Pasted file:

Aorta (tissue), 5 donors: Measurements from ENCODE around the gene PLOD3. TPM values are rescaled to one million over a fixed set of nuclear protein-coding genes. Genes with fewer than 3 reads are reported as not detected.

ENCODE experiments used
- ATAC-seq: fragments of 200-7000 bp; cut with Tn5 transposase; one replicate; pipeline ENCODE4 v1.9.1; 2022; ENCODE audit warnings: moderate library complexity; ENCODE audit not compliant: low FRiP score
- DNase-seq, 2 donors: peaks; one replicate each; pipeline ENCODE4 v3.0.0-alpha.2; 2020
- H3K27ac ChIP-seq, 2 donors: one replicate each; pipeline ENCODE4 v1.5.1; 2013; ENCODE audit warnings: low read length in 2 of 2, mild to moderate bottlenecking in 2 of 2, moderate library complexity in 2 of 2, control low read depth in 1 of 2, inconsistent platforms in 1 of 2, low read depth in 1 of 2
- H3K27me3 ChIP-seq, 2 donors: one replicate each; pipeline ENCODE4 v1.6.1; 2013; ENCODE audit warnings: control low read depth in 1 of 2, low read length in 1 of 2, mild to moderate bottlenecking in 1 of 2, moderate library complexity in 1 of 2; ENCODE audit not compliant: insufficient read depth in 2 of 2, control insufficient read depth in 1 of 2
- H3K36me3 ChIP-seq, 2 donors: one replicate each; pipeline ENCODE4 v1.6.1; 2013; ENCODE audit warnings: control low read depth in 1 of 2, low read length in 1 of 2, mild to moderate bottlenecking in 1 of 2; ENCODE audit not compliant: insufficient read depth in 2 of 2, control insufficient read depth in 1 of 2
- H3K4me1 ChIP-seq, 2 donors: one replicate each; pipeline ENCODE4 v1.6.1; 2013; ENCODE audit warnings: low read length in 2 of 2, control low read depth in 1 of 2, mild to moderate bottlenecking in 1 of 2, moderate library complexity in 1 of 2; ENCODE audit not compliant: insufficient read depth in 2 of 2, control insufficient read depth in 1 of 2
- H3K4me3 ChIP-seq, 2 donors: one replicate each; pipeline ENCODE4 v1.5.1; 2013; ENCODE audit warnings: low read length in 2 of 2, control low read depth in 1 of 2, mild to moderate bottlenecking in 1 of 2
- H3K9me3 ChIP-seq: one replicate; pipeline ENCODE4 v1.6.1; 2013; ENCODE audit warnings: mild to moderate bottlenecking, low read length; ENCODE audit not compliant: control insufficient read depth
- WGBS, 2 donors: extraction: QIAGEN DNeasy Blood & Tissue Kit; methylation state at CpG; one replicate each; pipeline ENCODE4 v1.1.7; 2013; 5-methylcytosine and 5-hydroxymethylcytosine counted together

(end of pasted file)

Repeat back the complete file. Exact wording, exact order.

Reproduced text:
Aorta (tissue), 5 donors: Measurements from ENCODE around the gene PLOD3. TPM values are rescaled to one million over a fixed set of nuclear protein-coding genes. Genes with fewer than 3 reads are reported as not detected.

ENCODE experiments used
- ATAC-seq: fragments of 200-7000 bp; cut with Tn5 transposase; one replicate; pipeline ENCODE4 v1.9.1; 2022; ENCODE audit warnings: moderate library complexity; ENCODE audit not compliant: low FRiP score
- DNase-seq, 2 donors: peaks; one replicate each; pipeline ENCODE4 v3.0.0-alpha.2; 2020
- H3K27ac ChIP-seq, 2 donors: one replicate each; pipeline ENCODE4 v1.5.1; 2013; ENCODE audit warnings: low read length in 2 of 2, mild to moderate bottlenecking in 2 of 2, moderate library complexity in 2 of 2, control low read depth in 1 of 2, inconsistent platforms in 1 of 2, low read depth in 1 of 2
- H3K27me3 ChIP-seq, 2 donors: one replicate each; pipeline ENCODE4 v1.6.1; 2013; ENCODE audit warnings: control low read depth in 1 of 2, low read length in 1 of 2, mild to moderate bottlenecking in 1 of 2, moderate library complexity in 1 of 2; ENCODE audit not compliant: insufficient read depth in 2 of 2, control insufficient read depth in 1 of 2
- H3K36me3 ChIP-seq, 2 donors: one replicate each; pipeline ENCODE4 v1.6.1; 2013; ENCODE audit warnings: control low read depth in 1 of 2, low read length in 1 of 2, mild to moderate bottlenecking in 1 of 2; ENCODE audit not compliant: insufficient read depth in 2 of 2, control insufficient read depth in 1 of 2
- H3K4me1 ChIP-seq, 2 donors: one replicate each; pipeline ENCODE4 v1.6.1; 2013; ENCODE audit warnings: low read length in 2 of 2, control low read depth in 1 of 2, mild to moderate bottlenecking in 1 of 2, moderate library complexity in 1 of 2; ENCODE audit not compliant: insufficient read depth in 2 of 2, control insufficient read depth in 1 of 2
- H3K4me3 ChIP-seq, 2 donors: one replicate each; pipeline ENCODE4 v1.5.1; 2013; ENCODE audit warnings: low read length in 2 of 2, control low read depth in 1 of 2, mild to moderate bottlenecking in 1 of 2
- H3K9me3 ChIP-seq: one replicate; pipeline ENCODE4 v1.6.1; 2013; ENCODE audit warnings: mild to moderate bottlenecking, low read length; ENCODE audit not compliant: control insufficient read depth
- WGBS, 2 donors: extraction: QIAGEN DNeasy Blood & Tissue Kit; methylation state at CpG; one replicate each; pipeline ENCODE4 v1.1.7; 2013; 5-methylcytosine and 5-hydroxymethylcytosine counted together